Knowledge Must Become Capability

July 25, 2010

Sorry about the absence of posts.  I got holidays coming up and I;m in a rush to get things finished.

I’ve been meaning to post something on the relationship between theory,  practice and education since I started this blog.

This is something that I’ve spent quite a lot of time thinking about.   At various points in my career I’ve been involved in mid career education  for diplomats, the military and broadcasters.  Also  anyone who has worked in a University department that teaches journalism and communications will recognise that the issue of the appropriate balance between the more abstract and the more applied in the curriculum is never far beneath the surface.

My approach to these issues has been influenced by a somewhat  odd source:  the  discussion of the relationship between theory, education and practice  in Book 2 Of Carl von Clausewitz’s On War.  Although he is concerned with strategy I think that many of his arguments readily transfer to other fields.  Clausewitz was an educator as well as a theorist and one of the things that distinguishes On War from other discussions of strategy is this concern with how abstract knowledge can be turned into practice.

As a teacher Clausewitz sees what is needed is officers who can instantly assess a situation and see the risks and opportunities inherent in it.  This is not something that can be learned in the classroom.  There is no substitute for experience.  An officer has to learn to do their job under fire and when cold and wet and hungry. Understanding the realities of the job really depends on doing the job.

But…this is not enough.  The judgement at the heart of the commander’s task depends on an understanding of the many factors that shape warfare.   The situation that the commander acts in is not confined to what is in the immediate vicinity.  Even in the 19th century it could be affected by the reactions of armies, publics and governments thousands of miles away.  The real significance of what happens here and now is not confined to the here and now.  Understanding these interdependencies is the realm of theoretical knowledge.  It then followed that study of theory and history was a key strand in shaping the judgement of the officer.  Theoretical knowledge had to be internalized;  ‘knowledge must become capability’.  Thus when an officer had to make a judgement in a concrete situation that judgement and the perception of the situation behind it would be based not just on the direct  (inevitably limited) experience of the commander but on the distilled experience captured in theory.

In 1806 Napoleon swept the Prussian Army was  from the field in a few short weeks. For Clausewitz the failure was an intellectual one:  because it lacked any theory of how war was being transformed the army clung to past glories.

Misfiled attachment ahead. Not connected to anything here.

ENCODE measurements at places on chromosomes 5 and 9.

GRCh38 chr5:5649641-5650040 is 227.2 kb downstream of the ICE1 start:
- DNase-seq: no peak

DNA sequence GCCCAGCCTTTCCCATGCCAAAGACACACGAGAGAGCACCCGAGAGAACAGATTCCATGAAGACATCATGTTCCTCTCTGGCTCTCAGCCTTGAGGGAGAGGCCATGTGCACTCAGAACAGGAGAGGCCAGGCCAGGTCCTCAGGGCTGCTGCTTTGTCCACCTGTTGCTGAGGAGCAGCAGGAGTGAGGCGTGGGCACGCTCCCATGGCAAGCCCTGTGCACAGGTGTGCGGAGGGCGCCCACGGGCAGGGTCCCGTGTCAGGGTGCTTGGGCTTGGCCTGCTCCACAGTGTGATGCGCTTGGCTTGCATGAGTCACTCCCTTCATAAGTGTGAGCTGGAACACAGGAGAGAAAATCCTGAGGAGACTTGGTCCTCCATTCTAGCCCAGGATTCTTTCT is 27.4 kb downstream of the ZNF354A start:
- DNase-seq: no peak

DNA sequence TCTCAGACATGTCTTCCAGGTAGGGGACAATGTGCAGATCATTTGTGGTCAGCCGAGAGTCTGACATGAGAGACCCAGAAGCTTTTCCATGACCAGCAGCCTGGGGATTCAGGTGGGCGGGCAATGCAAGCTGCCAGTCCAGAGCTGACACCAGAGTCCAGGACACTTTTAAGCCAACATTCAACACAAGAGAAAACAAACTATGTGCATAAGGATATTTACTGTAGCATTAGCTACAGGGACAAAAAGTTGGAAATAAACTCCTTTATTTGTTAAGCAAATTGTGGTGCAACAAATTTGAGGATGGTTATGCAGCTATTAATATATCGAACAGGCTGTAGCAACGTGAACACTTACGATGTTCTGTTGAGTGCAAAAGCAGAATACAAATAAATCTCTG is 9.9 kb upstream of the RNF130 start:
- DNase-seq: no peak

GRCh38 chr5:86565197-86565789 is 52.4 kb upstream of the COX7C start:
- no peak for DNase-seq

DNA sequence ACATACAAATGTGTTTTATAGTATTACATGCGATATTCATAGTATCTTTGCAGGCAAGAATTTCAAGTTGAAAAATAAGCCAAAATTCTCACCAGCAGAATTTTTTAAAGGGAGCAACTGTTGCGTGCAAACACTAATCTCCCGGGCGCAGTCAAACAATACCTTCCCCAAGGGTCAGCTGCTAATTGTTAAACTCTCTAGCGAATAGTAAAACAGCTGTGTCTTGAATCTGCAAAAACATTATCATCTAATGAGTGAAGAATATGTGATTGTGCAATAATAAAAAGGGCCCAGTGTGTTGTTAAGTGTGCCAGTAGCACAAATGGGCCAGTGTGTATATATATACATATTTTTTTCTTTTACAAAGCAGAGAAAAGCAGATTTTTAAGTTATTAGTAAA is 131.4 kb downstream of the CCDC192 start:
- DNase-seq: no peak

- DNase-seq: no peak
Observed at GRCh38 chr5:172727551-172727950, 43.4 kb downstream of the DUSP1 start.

There is a lot more that I could say but I will stop and extract two lessons.

The first is about the type of theoretical knowledge that academics produce.  Theoretical generalizations are not an end in themselves.   Academics have to consider how knowledge can be applied in practice.  As academics we might be very happy to be able to predict that independent variable X will produce a particular effect on dependent variable Y 80% of the time.  To be able to use this knowledge we have to be able to go further: we have to able to identify what accounts for the 20% of cases and how we can tell what sort of situation we are in.  Clausewitz keeps reiterating how simple warfare is but he still writes a 600 page book because actually understanding how to apply that knowledge  is quite hard.

In the political science community there is an active debate about the increasing scholasticism of the field.  The challenge for academics is not just to produce knowledge that is relevant for practice but to think about how, as Clausewitz puts it,  we can help to turn knowledge into capability.

A second lesson that I’ve taken from Clausewitz that has been amply reinforced by my own experience is that in most walks of life the knowledge that you need to do a job changes depending on your position in the organization.  If you are involved in mid career education you wonder what you can teach people who are actually doing the job that you are studying.  The answer is quite a lot.  Clausewitz thought that the more senior you became the more you had to balance complex competing factors.  Junior army officers don’t think very much about strategy or military history because they are too busy looking after their troops and doing their day to day job.  Journalists or producers spend their time writing stories and making programmes;  they don’t think about management skills or the forces reshaping their industries.  This applies to academics too most academics don’t spend their time thinking about the future of academia or the latest developments in pedagogical theory – they are too busy writing papers and lectures.   What academic study can bring is an understanding of the bigger picture, the forces shaping the working environment, an understanding of different ways of approaching the tasks, new skills, not to mention an emphasis on rigorous critical thinking.


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